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Omaha Magazine

From Corporate to Craftsman

Dec 22, 2023 11:36AM ● By Katy Spratte Joyce
home maker Wattle & Daub’s James Patrick Sechser home january february 2024

Photo by Bill Sitzmann.

"I really like working on old stuff; I've always been one to look at the things that go unnoticed and find the beauty in it all," artisan woodworker James Patrick Sechser recently shared. "I feel more like an artist than a carpenter." 

That confession is an apt reflection of what drives the Omaha-based business owner, who turned his passion for honoring old materials and techniques into his full-time gig, Wattle & Daub Craftsman. The name is intentional. “Wattle and daub” is a building technique that dates back thousands of years. It involves using a woven lattice of wooden strips, the “wattle,” which is then “daubed” with a sticky material typically composed of wet soil, clay, sand, straw, and even animal dung. Wattle and daub is often evident in the construction of many historic buildings.

"I consider myself a craftsman who specializes in historical preservation," Sechser explained. “My bread and butter are doors and windows.”

The artisan grew up among the massive trees and stately homes near Elmwood Park and has always appreciated the beauty surrounding him in East Omaha. But his journey to Wattle & Daub began in 2014, when he and his wife, fellow Nebraska creative Buf Reynolds, purchased a 1923 craftsman-style home in Dundee. Their first significant house project included a kitchen renovation during which they removed a wall, which involved discarding an old-fashioned café (swinging) door. Although the end result was beautiful and functional, looking back, Sechser regretted losing that unique door. 

This experience inspired a protective spirit toward the rest of the home, and the original fixtures that remained morphed into an adoration of what Sechser affectionately calls "the old ways," which range from techniques to tools to styles. Tinkering at home led to the realization that other historic homeowners must feel the same way. So, after honing his fenestration restoration skills as a side hustle since 2020, the artisan made the leap from corporate life to founding Wattle & Daub in 2022. Through his company, Sechser has found a community that cares about adherence to historic craftsmanship with responsibility and sustainability in mind.

These days, he is swamped with a double-hung window project in Mercer Park, a Dundee window and door refresh, a Bemis Park custom door, as well as additional projects. Plus, more than just residential clients come knocking. Roughly 15% of Wattle & Daub's business focuses on the commercial sector. A certain iconic lilac door at Sweet Magnolias Bake Shop in the historic Joslyn Castle neighborhood is an excellent example of Sechser's efforts.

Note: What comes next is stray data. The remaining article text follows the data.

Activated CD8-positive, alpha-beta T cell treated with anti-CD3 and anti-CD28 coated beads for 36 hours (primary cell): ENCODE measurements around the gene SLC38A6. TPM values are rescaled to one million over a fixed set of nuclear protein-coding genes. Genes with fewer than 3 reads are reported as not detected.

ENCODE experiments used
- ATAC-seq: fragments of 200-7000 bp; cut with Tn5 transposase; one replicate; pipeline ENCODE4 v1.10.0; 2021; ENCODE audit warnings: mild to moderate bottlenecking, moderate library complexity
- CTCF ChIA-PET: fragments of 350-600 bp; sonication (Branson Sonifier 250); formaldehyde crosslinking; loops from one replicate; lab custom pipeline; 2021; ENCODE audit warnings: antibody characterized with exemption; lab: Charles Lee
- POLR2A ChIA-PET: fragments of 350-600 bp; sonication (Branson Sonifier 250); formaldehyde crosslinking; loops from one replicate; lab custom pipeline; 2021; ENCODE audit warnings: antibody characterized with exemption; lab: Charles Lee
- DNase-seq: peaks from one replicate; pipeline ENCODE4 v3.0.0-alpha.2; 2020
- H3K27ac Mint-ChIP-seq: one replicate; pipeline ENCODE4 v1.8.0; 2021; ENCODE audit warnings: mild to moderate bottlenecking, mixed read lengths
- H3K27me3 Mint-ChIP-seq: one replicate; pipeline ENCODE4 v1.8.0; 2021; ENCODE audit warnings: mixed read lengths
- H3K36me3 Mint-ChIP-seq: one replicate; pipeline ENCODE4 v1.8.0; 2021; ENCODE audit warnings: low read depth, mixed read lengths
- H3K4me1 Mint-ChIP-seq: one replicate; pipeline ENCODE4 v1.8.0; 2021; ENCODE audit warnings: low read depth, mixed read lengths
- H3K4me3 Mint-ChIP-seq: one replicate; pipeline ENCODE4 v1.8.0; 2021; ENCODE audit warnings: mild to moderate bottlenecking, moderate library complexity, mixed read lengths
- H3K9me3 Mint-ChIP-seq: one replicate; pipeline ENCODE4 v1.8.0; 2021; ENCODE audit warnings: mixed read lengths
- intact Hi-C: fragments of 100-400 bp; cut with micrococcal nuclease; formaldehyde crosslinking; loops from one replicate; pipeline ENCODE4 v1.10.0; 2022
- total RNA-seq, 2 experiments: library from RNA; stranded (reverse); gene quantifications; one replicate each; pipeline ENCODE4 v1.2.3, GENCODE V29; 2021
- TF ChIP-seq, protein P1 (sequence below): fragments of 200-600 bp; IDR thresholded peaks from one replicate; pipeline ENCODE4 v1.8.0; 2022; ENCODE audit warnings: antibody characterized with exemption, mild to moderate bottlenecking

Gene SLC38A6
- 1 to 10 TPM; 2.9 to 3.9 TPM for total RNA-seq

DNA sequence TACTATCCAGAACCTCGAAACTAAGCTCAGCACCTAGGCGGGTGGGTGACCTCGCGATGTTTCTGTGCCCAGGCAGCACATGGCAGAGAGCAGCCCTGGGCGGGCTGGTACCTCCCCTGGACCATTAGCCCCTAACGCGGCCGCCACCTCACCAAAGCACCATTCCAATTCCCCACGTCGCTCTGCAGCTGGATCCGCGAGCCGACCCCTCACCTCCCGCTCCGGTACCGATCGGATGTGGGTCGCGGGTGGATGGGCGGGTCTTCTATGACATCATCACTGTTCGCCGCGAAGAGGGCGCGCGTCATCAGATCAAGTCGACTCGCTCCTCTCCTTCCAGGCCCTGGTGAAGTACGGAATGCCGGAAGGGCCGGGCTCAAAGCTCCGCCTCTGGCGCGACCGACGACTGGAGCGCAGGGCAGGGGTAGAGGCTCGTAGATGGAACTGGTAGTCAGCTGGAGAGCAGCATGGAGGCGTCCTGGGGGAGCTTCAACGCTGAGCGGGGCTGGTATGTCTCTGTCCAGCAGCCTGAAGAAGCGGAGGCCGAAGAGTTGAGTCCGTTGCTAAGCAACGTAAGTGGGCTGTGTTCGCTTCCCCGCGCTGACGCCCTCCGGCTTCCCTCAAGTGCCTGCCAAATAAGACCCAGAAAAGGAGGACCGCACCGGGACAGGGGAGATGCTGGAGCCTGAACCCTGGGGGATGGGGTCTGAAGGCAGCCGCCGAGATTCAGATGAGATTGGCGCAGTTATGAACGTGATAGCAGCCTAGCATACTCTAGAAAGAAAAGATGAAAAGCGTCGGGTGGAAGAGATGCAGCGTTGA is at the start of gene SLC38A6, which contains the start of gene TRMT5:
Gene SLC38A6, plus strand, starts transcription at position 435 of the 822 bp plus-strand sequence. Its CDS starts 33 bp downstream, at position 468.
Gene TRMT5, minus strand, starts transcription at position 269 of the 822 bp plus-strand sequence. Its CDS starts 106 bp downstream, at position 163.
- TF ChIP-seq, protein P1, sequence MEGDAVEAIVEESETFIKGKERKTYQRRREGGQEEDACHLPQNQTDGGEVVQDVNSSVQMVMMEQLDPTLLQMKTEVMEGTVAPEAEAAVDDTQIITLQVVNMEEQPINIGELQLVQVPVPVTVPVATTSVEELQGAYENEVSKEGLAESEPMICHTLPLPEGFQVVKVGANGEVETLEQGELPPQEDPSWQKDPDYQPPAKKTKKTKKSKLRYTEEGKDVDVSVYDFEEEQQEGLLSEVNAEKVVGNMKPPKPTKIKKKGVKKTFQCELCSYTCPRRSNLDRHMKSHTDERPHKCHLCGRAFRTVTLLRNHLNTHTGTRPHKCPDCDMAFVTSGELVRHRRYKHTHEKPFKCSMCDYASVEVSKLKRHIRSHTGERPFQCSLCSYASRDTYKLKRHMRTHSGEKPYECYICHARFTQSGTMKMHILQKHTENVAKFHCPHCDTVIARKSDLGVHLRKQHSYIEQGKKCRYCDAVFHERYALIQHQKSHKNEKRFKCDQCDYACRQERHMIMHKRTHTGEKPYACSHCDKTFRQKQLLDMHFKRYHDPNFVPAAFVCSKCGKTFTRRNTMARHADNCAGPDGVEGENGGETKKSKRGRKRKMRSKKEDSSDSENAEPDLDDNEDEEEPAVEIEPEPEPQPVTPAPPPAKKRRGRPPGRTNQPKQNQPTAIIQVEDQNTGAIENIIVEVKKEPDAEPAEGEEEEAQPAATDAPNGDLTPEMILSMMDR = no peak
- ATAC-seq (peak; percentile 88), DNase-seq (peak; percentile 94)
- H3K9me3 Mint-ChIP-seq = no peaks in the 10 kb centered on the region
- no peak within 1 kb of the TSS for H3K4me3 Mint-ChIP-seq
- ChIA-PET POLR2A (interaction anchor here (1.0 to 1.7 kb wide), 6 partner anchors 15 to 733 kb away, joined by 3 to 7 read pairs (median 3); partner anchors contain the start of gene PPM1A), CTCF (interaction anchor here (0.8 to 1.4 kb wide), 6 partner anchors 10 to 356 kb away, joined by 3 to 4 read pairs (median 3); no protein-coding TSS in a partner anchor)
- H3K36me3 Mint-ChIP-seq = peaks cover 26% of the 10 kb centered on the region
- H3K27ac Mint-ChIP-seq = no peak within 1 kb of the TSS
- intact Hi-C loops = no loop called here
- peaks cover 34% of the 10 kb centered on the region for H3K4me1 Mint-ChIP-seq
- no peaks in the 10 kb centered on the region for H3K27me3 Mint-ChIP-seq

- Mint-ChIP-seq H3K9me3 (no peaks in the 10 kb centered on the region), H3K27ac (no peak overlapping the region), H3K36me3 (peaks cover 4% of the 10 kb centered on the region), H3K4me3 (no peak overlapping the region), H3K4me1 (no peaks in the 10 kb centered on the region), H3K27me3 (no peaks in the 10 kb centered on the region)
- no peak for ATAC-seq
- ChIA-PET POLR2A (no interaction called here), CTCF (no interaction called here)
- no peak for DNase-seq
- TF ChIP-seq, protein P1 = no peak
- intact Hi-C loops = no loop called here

"An unfortunate series of break-ins led to the loss of several panes of art glass in our early 1900s door," said owner Katina Talley, who turned to Sechser for a solution after a mutual friend sang his praises. "James quickly arranged a time to come assess the door and walked me through the restoration process," she expanded. 

The craftsman stripped the door, removed and replaced damaged and rotting wood, restored the hardware, and installed new panes of art glass. "Now we have a lovely, original door with improved energy efficiency and charm," Talley gushed. 

Customers have certainly noticed the updates. 

"That purple door has gotten me more business than any other project," Sechser laughed. 
 
Looking ahead, the woodworking artisan visualizes his growth in a few key ways. He will continue to update his newly-heated workshop and focus on acquiring more historical tools. He also aims to continue working on projects with regional restoration mentors Randal Weber and Ben Brunick, who worked on the windows at the Sioux County Courthouse in Harrison, Nebraska, and hopes to master crafting more windows and doors from scratch. 

Finally, Sechser will continue the painstaking updates for his own home. In fact, he's currently replacing the ropes from his house's double-hung windows with brass chains for a fully vintage aesthetic. The future is bright for Wattle & Daub Craftsman and the historic homes of Omaha and beyond. 

For more information, visit oldomahahomes.com

This article originally appeared in the January/February 2024 issue of Omaha Home magazine. To receive the magazine, click here to subscribe.
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